Simran Chaudhary, the designer of a niche label Artisau, makes women’s upmarket handloomed clothing. She is looking for the finest count of khadi, as its wearability and washability is much better depending on the design or silhouette of the garment. Its fibre is absorbent and retains colour. If the yarn is left loose while bailing and combing, it bleeds. To counteract that, she uses azo-free dyes for colour fastness. The hand-woven fabric forms air pockets in the fabric, which makes it cool in summers and warm in winters. Hand-woven fabric also has a textural beauty and visible character due to its thick yarn. Khadi cotton is a very strong fabric even when wet, so it holds up very well to repeat laundering and becomes softer with time. That is why she prefers to mix khadi with mulmul for a sturdier, long-lasting Malkha fabric.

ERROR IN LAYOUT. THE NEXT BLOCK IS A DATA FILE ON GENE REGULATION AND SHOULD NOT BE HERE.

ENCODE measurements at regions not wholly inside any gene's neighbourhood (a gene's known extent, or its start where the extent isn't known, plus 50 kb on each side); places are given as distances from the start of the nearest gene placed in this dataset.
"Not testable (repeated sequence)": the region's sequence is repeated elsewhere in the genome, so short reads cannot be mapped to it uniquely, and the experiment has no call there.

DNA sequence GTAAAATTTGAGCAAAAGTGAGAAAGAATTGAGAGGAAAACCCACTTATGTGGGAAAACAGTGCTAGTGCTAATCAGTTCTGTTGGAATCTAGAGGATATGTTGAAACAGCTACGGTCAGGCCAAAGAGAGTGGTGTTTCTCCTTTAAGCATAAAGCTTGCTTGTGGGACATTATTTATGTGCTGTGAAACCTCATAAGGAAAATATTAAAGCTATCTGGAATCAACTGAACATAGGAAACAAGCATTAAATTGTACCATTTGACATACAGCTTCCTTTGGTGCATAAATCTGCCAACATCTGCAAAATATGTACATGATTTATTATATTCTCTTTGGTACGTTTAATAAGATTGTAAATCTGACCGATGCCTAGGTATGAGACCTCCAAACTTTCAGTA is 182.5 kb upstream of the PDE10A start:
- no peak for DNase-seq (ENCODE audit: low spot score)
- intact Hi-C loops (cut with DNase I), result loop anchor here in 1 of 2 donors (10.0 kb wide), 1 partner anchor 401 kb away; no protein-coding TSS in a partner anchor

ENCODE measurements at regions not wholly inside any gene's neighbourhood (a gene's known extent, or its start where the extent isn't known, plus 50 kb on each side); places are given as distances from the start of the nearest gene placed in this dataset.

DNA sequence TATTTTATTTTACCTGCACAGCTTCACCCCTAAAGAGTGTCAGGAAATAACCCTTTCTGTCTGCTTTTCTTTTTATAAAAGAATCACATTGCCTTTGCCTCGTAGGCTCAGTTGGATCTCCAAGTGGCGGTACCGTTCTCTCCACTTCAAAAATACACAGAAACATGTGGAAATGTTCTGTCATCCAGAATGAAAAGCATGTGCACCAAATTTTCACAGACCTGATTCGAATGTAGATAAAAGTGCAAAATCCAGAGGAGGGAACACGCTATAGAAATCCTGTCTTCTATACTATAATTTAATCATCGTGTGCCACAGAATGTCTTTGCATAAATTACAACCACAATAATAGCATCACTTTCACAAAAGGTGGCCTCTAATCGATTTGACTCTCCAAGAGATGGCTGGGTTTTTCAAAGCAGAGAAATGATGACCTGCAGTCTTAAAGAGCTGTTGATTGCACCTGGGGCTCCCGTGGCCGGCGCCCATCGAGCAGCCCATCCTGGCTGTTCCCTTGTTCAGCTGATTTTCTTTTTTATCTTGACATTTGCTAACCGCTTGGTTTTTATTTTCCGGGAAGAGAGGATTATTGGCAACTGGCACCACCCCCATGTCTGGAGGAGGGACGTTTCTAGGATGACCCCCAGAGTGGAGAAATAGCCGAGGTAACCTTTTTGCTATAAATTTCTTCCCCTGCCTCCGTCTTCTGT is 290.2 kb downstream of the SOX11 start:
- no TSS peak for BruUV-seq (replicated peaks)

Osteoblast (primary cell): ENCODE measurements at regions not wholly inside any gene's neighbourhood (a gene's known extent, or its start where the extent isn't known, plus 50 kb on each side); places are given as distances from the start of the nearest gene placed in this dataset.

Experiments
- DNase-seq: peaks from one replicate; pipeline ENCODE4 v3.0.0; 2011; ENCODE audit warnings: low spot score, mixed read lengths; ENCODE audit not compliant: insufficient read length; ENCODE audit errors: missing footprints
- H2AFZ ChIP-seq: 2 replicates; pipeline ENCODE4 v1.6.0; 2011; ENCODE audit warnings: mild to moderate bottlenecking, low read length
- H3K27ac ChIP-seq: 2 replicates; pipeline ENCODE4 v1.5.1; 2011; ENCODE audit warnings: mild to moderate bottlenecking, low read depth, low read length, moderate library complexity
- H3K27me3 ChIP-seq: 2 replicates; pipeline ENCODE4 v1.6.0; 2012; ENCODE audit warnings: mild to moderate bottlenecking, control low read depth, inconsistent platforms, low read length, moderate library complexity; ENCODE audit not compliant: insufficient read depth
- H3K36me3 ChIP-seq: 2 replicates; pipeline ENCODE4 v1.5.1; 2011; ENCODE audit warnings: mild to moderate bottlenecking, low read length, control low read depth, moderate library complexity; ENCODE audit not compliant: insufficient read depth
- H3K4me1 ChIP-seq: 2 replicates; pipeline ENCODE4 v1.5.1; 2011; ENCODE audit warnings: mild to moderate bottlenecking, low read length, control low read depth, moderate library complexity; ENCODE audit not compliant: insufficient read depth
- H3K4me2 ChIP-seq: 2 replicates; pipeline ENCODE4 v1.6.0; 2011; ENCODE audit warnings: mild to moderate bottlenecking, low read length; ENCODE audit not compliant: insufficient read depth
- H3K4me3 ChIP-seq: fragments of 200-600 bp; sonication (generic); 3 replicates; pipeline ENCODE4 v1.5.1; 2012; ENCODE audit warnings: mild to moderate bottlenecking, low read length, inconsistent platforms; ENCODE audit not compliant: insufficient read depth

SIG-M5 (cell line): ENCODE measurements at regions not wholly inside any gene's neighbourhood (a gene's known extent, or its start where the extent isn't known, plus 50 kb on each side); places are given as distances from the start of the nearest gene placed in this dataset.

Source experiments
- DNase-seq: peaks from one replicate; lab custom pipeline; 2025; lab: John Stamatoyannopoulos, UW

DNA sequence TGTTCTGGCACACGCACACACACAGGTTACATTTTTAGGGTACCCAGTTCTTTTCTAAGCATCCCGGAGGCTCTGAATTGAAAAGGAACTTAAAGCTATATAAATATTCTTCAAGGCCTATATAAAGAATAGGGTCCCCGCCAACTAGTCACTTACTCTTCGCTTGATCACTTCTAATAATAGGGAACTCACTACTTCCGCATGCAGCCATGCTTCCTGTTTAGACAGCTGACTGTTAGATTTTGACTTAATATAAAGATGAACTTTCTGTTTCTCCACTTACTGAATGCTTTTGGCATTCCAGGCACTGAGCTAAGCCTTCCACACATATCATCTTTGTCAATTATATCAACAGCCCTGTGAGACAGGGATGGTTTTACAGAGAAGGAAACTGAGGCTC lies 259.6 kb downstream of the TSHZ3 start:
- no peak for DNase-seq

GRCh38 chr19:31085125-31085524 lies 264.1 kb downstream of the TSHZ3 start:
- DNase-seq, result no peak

The young entrepreneur says, “The handloom industry has the advantage of flexibility of small production quantities, agreeable to innovations, low investment, labour intensiveness and adaptability to market requirements. Trendy design sells, but not entirely on the texture of the fabric. Mill-made fabric is much tighter and their textures are entirely different. This minimalism and textured fabric could be very momentary. It has its restrictions but is here to stay. If mass produced, then this too will pollute as much as stated in the latest The Ellen MacArthur Foundation’s Circular Fibers Initiative report A New Textiles Economy: Redesigning Fashion’s Future. Handloom ideally promotes ‘less is more’ while mill-made material does ‘fast-fashion’. In hindsight, I too feel handloom should become more niche, with designs and textures to be worn longer (recycled and reused). As just having a handloom product does not make anything sustainable; only the processes do.”
The khadi and handloom sector has managed to keep itself going even as many watchers have written its premature obituaries. Despite the rollercoaster ride it has had in the market, it is a bunch of ethical entrepreneurs, artisans and activists, with help from government and international institutions, who are not letting the momentum slow down. It is this spirit which is likely to make this sector sustainable and profitable.